• The NSA Files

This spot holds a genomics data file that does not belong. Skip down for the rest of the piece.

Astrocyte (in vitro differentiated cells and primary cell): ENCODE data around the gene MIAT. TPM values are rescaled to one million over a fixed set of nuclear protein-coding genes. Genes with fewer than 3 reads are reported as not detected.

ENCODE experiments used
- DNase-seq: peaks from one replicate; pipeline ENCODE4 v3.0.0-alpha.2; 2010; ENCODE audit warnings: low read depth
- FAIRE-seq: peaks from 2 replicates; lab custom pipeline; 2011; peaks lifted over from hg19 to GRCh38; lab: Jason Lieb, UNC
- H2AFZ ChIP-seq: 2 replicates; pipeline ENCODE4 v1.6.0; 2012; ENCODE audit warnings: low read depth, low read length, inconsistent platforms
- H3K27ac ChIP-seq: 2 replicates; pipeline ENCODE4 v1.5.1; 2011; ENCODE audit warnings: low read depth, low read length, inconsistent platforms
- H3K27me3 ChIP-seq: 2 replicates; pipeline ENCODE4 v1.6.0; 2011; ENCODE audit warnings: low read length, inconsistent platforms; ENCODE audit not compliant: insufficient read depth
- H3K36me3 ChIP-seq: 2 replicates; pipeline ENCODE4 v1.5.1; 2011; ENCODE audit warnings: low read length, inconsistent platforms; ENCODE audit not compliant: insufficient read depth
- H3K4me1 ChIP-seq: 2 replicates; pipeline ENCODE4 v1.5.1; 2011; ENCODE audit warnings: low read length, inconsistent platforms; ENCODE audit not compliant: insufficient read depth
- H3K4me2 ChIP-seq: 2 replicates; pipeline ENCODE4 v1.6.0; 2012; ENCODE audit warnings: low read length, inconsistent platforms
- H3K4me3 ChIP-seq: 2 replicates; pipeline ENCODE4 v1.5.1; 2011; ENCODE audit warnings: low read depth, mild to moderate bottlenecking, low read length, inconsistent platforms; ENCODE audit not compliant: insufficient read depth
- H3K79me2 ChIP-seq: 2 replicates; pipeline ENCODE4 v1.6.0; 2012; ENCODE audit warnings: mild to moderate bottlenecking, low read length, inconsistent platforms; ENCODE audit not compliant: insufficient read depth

In a series of investigative stories based on top-secret National Security Agency (NSA) documents leaked by former intelligence analyst Edward Snowden, the Guardian US revealed the vast scale and scope of domestic and international surveillance programs, the close relationship between technology companies and intelligence agencies, and how technology is leading to widespread, indiscriminate and routine mass collection of telephone and internet data of millions of Americans. Guardian US reporting has shed unprecedented light on inadequate oversight over surveillance activities and how secretive and outdated laws have failed to keep up with changing technology. On June 5, 2013, the Guardian US was the first to reveal a FISA court order showing how “under the Obama administration the communication records of millions of US citizens are being collected indiscriminately and in bulk.” On June 9, in an exclusive video interview and Q&A published at theguardian.com, the source of the leaks revealed himself as Edward Snowden. The Verizon story would be the first of a series of extensive revelations (enclosed for consideration with this entry) that exposed the scale and sophistication of surveillance programs and the secret laws that govern them. The Guardian’s reporting prompted vigorous debate in the US and around the world. The stories have dominated headlines and driven news agendas worldwide. The disclosures exposed misleading statements by senior US administration officials and elicited responses from the highest levels of government -- including The White House, the Office of Director of National Intelligence, Congress and the courts. They prompted numerous legal challenges, Congressional hearings and legislation calling for reform, increased oversight and transparency for NSA programs.